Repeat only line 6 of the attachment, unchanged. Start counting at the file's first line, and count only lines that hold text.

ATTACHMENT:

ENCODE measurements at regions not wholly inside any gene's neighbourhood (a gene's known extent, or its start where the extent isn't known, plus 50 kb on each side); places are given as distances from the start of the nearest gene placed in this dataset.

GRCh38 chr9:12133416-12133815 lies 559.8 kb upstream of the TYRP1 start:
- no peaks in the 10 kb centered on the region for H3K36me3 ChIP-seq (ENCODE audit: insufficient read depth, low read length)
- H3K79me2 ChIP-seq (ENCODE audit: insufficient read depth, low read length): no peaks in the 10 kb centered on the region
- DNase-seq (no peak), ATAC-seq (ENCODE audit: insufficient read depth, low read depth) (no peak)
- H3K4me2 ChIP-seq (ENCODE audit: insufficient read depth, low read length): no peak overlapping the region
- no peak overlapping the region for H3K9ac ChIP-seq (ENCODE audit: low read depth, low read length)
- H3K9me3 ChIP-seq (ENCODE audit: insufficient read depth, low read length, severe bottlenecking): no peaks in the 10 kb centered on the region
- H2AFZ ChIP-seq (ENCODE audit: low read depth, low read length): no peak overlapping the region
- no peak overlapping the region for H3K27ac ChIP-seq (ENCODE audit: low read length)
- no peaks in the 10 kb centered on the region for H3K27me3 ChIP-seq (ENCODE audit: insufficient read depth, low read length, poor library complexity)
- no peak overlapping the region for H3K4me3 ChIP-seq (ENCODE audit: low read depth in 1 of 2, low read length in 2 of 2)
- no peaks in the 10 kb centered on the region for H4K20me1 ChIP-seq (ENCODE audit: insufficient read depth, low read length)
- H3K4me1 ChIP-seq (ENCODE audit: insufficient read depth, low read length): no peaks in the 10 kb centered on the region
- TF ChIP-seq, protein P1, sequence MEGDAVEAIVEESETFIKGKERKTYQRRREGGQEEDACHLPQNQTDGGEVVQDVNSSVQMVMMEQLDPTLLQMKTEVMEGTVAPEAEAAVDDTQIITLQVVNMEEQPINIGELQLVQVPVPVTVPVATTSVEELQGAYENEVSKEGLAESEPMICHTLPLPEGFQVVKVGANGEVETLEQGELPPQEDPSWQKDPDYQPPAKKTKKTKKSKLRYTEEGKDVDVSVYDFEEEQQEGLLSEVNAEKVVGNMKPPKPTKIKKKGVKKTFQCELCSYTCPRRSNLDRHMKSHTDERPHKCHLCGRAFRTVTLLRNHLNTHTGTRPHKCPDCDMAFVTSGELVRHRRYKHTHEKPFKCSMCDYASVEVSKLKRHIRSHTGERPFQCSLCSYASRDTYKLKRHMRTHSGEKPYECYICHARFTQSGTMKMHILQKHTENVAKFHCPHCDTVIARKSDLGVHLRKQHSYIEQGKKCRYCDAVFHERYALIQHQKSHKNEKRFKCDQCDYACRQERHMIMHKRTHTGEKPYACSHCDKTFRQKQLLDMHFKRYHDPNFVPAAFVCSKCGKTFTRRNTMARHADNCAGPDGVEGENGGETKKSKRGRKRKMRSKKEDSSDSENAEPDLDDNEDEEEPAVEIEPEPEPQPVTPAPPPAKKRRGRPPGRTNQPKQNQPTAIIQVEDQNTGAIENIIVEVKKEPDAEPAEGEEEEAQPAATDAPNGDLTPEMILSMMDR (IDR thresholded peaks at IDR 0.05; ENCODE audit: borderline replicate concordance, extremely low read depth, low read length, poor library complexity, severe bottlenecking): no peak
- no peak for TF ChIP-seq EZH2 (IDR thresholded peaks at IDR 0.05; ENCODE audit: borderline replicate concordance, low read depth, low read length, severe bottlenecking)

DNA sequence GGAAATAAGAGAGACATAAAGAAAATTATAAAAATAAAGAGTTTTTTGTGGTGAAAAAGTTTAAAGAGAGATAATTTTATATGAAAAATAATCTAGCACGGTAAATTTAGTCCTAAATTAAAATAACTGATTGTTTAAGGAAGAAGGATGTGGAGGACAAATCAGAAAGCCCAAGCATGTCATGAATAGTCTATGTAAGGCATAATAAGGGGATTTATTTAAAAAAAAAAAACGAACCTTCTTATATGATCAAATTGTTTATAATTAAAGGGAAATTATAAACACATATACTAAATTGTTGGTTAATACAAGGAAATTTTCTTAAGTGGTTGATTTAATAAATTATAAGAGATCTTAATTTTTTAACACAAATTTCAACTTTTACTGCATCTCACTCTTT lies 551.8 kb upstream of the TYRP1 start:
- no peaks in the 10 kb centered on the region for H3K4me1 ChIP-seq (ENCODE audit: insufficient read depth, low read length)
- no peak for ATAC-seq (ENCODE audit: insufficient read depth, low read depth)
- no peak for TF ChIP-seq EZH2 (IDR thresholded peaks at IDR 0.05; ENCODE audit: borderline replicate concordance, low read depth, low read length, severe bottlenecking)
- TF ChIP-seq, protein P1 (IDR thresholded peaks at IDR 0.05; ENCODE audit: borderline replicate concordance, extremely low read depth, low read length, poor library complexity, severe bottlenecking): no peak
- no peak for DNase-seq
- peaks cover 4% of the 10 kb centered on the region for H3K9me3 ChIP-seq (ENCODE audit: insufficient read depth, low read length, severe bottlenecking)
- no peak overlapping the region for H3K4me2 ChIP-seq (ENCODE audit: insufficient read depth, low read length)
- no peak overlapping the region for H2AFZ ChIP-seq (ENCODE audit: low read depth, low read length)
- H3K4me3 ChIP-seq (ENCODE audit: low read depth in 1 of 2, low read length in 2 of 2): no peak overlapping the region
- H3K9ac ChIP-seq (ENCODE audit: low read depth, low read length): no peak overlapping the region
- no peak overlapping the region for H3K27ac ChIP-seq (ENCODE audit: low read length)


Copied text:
- H3K4me2 ChIP-seq (ENCODE audit: insufficient read depth, low read length): no peak overlapping the region